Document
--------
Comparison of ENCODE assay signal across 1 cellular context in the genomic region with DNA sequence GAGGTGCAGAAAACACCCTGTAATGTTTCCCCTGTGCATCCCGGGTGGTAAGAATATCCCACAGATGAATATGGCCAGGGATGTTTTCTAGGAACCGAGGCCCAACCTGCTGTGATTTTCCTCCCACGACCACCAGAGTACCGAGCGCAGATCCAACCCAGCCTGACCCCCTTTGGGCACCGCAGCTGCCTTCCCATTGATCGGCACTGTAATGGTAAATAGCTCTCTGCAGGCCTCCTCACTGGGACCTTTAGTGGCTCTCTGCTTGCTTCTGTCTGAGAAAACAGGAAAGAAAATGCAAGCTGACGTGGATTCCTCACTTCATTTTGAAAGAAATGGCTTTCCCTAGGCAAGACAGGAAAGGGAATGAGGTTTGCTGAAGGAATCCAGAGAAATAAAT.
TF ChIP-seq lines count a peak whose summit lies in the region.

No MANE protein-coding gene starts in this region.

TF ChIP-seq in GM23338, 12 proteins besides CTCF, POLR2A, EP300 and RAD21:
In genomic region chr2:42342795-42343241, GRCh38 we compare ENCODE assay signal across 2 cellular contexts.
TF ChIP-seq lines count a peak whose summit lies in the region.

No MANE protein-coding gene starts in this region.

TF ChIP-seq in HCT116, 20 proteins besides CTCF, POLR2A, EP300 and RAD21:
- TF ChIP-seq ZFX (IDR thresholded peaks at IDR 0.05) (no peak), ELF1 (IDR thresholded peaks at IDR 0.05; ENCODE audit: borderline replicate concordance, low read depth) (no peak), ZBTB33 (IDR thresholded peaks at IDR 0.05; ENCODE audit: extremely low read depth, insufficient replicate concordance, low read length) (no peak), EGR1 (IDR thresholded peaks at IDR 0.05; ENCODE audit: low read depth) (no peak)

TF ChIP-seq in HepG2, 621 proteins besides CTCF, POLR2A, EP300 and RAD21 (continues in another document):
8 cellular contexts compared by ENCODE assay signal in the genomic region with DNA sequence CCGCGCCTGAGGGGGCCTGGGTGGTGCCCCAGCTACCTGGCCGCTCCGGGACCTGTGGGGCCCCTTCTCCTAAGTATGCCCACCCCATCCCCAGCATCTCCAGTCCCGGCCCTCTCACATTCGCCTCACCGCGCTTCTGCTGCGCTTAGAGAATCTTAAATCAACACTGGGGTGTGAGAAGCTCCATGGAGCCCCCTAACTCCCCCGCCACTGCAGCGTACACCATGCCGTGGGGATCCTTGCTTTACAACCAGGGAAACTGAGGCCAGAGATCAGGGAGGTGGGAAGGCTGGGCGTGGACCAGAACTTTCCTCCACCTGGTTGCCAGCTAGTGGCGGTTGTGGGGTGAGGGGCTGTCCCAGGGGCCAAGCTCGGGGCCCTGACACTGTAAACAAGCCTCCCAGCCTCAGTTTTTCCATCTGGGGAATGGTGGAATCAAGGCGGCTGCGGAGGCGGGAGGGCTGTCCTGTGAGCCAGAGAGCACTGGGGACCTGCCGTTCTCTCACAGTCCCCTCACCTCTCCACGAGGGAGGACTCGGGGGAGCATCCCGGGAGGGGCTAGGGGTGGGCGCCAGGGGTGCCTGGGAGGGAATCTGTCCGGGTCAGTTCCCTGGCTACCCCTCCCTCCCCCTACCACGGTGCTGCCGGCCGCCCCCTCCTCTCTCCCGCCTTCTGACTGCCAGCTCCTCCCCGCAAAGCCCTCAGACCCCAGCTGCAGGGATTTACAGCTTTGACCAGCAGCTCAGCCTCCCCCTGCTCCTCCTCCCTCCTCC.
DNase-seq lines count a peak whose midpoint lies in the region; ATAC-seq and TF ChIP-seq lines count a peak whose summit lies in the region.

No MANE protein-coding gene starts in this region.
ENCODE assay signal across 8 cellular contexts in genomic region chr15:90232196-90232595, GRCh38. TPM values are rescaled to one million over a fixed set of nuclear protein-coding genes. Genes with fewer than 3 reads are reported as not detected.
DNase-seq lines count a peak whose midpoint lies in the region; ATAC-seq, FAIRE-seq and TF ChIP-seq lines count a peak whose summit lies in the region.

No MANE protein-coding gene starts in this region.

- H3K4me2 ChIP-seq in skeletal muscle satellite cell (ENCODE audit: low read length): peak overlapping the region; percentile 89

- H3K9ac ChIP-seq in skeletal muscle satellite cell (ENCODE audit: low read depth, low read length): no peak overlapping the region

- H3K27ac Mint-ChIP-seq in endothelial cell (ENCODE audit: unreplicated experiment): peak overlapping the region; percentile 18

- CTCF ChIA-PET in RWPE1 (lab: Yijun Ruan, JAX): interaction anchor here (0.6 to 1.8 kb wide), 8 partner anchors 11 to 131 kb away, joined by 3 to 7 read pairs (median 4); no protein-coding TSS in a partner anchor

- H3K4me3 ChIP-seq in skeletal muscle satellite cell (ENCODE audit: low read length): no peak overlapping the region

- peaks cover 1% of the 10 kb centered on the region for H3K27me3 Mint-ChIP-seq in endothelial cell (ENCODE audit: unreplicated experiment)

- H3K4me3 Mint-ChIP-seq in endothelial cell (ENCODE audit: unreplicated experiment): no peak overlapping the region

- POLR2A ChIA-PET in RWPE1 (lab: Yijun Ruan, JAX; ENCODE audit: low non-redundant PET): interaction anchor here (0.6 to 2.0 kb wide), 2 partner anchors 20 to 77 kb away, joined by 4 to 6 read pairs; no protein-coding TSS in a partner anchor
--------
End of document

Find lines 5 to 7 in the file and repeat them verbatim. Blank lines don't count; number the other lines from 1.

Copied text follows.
In genomic region chr2:42342795-42343241, GRCh38 we compare ENCODE assay signal across 2 cellular contexts.
TF ChIP-seq lines count a peak whose summit lies in the region.

No MANE protein-coding gene starts in this region.